And the Department has offered no reason whatsoever for 
        failing to produce the evidence underlying the report, 
        except for a complaint that there is too much of it and 
        a vague assertion about the sensitivity of law 
        enforcement files.\52\
---------------------------------------------------------------------------
    \52\Letter to Stephen Boyd, Assistant Attorney General, U.S. 
Department of Justice, from Hon. Jerrold Nadler, Chairman, H. Comm. on 
the Judiciary (May 3, 2019).

    Chairman Nadler also observed that Attorney General Barr's 
``proposed conditions are a departure from accommodations made 
by previous Attorneys General of both parties.''\53\ The letter 
notes that the Department ``produced more than 880,000 pages of 
sensitive investigative materials pertaining to its 
investigation of Hillary Clinton, as well as much other 
material relating to the then-ongoing Russia 
investigation.''\54\ The letter further notes that production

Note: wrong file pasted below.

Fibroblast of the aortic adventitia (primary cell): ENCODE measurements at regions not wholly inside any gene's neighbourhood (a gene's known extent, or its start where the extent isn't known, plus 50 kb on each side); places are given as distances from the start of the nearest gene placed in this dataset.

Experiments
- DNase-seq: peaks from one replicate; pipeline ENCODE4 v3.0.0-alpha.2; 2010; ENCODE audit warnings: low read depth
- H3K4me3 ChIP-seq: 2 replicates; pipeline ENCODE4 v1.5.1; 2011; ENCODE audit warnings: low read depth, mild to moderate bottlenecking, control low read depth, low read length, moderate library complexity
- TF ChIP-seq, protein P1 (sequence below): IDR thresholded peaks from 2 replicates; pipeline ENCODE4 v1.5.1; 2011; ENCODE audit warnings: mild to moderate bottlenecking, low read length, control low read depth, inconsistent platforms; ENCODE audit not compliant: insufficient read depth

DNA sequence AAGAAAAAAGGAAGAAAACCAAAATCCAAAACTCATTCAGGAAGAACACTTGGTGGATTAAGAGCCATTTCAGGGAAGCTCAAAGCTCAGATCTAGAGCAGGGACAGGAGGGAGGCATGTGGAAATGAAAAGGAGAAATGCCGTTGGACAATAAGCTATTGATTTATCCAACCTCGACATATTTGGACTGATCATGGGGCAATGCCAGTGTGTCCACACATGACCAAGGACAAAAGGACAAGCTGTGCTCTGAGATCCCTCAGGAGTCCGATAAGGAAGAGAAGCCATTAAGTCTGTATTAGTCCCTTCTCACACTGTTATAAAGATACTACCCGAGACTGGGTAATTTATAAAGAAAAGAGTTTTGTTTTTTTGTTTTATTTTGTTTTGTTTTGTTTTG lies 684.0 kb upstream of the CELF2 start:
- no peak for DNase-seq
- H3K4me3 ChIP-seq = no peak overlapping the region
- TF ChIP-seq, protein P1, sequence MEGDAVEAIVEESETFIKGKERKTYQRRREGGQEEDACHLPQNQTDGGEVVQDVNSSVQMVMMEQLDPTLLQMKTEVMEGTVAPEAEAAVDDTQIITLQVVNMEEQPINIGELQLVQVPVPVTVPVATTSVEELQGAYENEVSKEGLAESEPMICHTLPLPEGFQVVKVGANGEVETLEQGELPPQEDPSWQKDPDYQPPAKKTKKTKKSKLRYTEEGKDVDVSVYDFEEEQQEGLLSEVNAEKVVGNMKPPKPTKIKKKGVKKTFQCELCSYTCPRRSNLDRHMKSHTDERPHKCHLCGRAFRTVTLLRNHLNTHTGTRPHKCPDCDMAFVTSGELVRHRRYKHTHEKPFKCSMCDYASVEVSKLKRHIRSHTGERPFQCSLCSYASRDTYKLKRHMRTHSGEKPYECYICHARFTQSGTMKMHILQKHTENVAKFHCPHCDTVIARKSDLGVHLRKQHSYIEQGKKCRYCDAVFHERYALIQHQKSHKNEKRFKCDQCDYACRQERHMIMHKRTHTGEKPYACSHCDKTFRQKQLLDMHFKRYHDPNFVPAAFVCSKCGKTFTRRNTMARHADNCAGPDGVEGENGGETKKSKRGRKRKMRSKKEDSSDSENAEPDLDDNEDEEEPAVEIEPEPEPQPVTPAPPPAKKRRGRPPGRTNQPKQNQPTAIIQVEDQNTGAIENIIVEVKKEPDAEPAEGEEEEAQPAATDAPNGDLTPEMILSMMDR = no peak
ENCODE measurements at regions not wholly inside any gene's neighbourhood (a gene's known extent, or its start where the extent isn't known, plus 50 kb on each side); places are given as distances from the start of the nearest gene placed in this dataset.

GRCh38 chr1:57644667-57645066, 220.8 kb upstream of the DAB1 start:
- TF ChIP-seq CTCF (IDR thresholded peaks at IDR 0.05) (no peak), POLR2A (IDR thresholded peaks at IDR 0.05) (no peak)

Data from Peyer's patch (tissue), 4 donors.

``included highly classified material, notes from FBI 
interviews, internal text messages, and law enforcement 
memoranda'' and that in the ``most recent prior instance in 
which the Department conducted an investigation of a sitting 
President, Kenneth Starr produced a 445-page report to Congress 
along with 18 boxes of accompanying evidence.''\55\
---------------------------------------------------------------------------
    \53\Id.
    \54\Id.
    \55\Id.
---------------------------------------------------------------------------
    Chairman Nadler nonetheless communicated his continued 
willingness to ``negotiate a reasonable accommodation with the 
Department.''\56\ Chairman Nadler renewed his request that the 
``Department work jointly with Congress to seek a court order 
permitting disclosure of materials covered by Rule 6(e)''; 
offered to prioritize a ``specific, defined set of underlying 
investigative and evidentiary materials for immediate 
production,'' namely the ``investigative and evidentiary 
materials specifically cited in the report''; and indicated he 
was ``prepared to discuss limiting and prioritizing our request 
. . . for other underlying evidence obtained by the Special 
Counsel's office.''\57\
---------------------------------------------------------------------------
    \56\Id.
    \57\Id.
---------------------------------------------------------------------------